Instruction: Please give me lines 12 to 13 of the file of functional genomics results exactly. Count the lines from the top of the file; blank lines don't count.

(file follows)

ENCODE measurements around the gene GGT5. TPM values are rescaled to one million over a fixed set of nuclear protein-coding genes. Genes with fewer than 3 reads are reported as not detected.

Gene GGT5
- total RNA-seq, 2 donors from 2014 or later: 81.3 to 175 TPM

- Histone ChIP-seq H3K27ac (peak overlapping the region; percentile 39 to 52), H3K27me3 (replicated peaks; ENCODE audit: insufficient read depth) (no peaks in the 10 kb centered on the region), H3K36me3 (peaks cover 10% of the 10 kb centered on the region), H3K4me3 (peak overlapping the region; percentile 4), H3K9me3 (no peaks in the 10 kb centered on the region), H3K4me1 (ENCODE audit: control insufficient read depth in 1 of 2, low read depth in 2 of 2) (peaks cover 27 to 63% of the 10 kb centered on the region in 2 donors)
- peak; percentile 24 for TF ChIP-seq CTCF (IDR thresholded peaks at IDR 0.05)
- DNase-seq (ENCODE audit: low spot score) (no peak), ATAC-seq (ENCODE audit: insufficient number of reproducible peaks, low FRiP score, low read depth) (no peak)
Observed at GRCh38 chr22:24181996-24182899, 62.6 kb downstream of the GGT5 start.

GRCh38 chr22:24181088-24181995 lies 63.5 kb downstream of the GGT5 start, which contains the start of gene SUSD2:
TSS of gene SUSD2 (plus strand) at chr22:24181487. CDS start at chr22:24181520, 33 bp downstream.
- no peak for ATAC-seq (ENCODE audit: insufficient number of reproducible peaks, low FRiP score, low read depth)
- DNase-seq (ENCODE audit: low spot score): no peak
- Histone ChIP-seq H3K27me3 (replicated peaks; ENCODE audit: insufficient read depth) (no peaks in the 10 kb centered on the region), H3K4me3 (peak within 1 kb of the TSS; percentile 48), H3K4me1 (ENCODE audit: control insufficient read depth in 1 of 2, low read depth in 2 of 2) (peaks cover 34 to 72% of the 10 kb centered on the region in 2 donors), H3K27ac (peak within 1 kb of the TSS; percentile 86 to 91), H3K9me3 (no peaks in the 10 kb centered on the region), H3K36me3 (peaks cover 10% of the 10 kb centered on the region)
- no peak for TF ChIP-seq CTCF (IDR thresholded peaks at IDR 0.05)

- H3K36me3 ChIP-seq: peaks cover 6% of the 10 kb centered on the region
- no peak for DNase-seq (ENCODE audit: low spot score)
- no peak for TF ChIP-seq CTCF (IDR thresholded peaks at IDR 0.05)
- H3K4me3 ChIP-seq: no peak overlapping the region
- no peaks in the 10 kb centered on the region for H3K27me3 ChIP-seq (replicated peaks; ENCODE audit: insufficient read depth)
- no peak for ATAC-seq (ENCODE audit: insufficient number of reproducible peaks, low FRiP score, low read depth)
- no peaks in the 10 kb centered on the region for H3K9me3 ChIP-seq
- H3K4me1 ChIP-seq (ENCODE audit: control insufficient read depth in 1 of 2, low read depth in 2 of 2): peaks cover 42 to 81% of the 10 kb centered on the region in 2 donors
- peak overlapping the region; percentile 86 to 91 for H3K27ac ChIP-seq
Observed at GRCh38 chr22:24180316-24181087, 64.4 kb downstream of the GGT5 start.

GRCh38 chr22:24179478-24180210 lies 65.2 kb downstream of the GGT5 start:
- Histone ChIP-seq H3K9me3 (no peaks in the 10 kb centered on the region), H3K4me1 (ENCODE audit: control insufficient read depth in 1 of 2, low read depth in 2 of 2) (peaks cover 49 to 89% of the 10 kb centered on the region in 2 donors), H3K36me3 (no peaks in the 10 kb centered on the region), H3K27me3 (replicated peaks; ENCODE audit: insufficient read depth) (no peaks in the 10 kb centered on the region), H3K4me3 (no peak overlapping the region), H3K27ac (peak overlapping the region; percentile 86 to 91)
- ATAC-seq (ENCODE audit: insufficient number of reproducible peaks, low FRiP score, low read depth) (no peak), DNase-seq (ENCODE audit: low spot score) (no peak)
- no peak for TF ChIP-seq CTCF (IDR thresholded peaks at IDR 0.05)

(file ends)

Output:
- Histone ChIP-seq H3K27me3 (replicated peaks; ENCODE audit: insufficient read depth) (no peaks in the 10 kb centered on the region), H3K4me3 (peak within 1 kb of the TSS; percentile 48), H3K4me1 (ENCODE audit: control insufficient read depth in 1 of 2, low read depth in 2 of 2) (peaks cover 34 to 72% of the 10 kb centered on the region in 2 donors), H3K27ac (peak within 1 kb of the TSS; percentile 86 to 91), H3K9me3 (no peaks in the 10 kb centered on the region), H3K36me3 (peaks cover 10% of the 10 kb centered on the region)
- no peak for TF ChIP-seq CTCF (IDR thresholded peaks at IDR 0.05)